It was indeed a disturbing day for Bernie. God came walking through his creation looking for a ripe fig and a bottle of vintage red wine – and there was none to be found. Godly men had perished from the earth. Bernie spent the day wondering what it meant to be a godly man and what it was that God expected to find in Bernie’s garden on that summer day? He spent the time alternately walking aimlessly on the beach, watching the rhythm of the waves, or carelessly sitting, Bible and notebook in hand, under one of the Giant Fig trees that proliferated along the coast. A pair of Knysna Louries kept him entertained for a while as they gorged themselves on the tiny figs. Obviously the beautiful model was still fresh in Bernie’s mind and, in general, his relationship with dozens of beautiful people came under the spotlight of that gaze that he was trying to escape.
My third session with Pastor Bob went a lot deeper. It is a disturbing fact that many doctors in general, and perhaps chiropractors in particular, because of our hands-on treatment, divorce the gentle does of their youth, who had supported them so faithfully through the tough years of training and the early stressful days of practice, only to go chasing after pretty nurses and patients. In their defence, sometimes it’s the doctor who is the prey.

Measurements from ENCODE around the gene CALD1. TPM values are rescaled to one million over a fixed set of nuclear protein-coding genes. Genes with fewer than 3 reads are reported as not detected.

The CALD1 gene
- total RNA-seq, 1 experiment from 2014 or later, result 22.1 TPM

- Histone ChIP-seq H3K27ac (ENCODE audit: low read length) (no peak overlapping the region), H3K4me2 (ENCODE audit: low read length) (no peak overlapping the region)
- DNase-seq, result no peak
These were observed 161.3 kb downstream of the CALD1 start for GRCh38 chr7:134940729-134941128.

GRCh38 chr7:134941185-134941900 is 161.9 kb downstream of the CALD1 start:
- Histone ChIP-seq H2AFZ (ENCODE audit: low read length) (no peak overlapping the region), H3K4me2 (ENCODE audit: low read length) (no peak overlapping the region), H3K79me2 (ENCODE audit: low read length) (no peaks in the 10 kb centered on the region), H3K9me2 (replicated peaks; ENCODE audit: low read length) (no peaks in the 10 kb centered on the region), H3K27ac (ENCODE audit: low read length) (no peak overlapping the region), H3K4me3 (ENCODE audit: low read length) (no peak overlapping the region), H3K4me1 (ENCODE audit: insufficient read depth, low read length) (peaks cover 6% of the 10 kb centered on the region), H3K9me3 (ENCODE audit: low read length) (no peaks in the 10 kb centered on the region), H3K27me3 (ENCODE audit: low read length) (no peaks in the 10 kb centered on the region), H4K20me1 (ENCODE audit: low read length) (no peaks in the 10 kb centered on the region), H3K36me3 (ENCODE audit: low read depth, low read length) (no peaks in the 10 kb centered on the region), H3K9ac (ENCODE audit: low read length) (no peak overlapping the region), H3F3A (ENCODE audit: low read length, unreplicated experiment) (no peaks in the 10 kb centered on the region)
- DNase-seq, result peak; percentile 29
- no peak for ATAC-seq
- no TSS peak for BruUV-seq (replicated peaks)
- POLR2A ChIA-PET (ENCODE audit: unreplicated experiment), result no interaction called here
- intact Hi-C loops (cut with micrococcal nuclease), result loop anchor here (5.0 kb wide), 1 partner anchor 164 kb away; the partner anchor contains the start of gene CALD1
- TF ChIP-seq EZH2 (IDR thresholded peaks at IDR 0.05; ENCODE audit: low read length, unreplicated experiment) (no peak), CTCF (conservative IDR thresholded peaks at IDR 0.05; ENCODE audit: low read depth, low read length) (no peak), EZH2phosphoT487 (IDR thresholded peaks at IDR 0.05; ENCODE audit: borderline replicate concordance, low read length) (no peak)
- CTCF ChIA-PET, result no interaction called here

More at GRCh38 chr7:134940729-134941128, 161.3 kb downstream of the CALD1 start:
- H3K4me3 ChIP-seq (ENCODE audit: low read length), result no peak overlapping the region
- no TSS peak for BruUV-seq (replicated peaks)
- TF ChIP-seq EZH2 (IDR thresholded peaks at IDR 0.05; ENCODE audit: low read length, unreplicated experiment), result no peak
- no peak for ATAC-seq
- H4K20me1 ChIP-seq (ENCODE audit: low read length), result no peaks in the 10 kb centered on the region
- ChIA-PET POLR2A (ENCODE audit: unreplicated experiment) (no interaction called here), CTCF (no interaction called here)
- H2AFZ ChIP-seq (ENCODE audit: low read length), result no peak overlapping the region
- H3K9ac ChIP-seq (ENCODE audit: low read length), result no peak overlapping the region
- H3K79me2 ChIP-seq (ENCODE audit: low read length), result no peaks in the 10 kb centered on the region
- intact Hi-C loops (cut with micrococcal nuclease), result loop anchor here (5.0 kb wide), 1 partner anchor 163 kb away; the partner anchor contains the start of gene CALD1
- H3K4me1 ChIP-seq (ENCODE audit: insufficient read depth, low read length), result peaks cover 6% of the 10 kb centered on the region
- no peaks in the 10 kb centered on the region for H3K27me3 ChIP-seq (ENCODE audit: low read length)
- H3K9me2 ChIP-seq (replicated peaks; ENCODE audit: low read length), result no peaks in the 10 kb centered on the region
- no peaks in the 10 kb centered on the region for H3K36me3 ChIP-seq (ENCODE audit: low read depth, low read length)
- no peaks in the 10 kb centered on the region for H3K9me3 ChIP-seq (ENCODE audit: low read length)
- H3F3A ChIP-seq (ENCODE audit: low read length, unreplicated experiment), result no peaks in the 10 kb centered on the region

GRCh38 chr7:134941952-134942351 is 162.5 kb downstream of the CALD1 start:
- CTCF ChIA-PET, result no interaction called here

‘Bob, when does a relationship become adulterous? What is adultery anyway?’ I started off with what appeared superficially a rather facile question.
Bob looked at me, incredulously. ‘Bernie, you have been a Christian for thirty years, married for nearly as long to the same woman, and you ask what is adultery?’
‘Yes, that’s what I’m asking,’ I replied, angrily, frustrated.He was nonplussed and didn’t know where to start. So I helped him, continuing: ‘Is it simply going to bed with another woman? Is it just a matter of sex?’
I suspected that he couldn’t see what I was driving at, but Bob, being the patient and intuitive priest that he was, gave me the credit for a serious question: ‘Go on, Bernie.’ He wasn’t being evasive but I could see from the way his dark brown eyebrows knotted together and the slight frown that creased his forehead that he was puzzled.
‘Well, if I enter into a relationship with another woman – or man, for that matter – or several people, where there is a deep touching of minds and spirits, but it is strictly non-sexual, is that okay?’